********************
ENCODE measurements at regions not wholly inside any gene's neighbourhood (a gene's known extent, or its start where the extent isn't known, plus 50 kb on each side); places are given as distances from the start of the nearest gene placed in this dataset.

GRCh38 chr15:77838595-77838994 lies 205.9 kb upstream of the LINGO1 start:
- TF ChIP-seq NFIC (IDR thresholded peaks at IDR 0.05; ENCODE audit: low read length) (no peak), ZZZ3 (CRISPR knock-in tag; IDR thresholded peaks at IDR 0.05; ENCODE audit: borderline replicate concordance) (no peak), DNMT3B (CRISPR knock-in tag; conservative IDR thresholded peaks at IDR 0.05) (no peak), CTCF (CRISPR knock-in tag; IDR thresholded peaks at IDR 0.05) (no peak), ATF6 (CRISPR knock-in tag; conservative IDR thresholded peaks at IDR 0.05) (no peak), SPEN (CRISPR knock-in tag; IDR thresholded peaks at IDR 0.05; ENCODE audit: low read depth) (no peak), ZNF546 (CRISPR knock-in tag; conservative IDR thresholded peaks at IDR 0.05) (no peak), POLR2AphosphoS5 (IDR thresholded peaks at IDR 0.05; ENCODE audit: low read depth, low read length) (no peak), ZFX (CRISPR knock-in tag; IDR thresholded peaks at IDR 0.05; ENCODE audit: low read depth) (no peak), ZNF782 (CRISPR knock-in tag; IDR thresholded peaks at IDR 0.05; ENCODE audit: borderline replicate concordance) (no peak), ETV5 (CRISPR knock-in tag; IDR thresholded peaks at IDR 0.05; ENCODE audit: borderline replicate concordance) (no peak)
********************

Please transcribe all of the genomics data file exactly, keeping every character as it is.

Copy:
ENCODE measurements at regions not wholly inside any gene's neighbourhood (a gene's known extent, or its start where the extent isn't known, plus 50 kb on each side); places are given as distances from the start of the nearest gene placed in this dataset.

GRCh38 chr15:77838595-77838994 lies 205.9 kb upstream of the LINGO1 start:
- TF ChIP-seq NFIC (IDR thresholded peaks at IDR 0.05; ENCODE audit: low read length) (no peak), ZZZ3 (CRISPR knock-in tag; IDR thresholded peaks at IDR 0.05; ENCODE audit: borderline replicate concordance) (no peak), DNMT3B (CRISPR knock-in tag; conservative IDR thresholded peaks at IDR 0.05) (no peak), CTCF (CRISPR knock-in tag; IDR thresholded peaks at IDR 0.05) (no peak), ATF6 (CRISPR knock-in tag; conservative IDR thresholded peaks at IDR 0.05) (no peak), SPEN (CRISPR knock-in tag; IDR thresholded peaks at IDR 0.05; ENCODE audit: low read depth) (no peak), ZNF546 (CRISPR knock-in tag; conservative IDR thresholded peaks at IDR 0.05) (no peak), POLR2AphosphoS5 (IDR thresholded peaks at IDR 0.05; ENCODE audit: low read depth, low read length) (no peak), ZFX (CRISPR knock-in tag; IDR thresholded peaks at IDR 0.05; ENCODE audit: low read depth) (no peak), ZNF782 (CRISPR knock-in tag; IDR thresholded peaks at IDR 0.05; ENCODE audit: borderline replicate concordance) (no peak), ETV5 (CRISPR knock-in tag; IDR thresholded peaks at IDR 0.05; ENCODE audit: borderline replicate concordance) (no peak)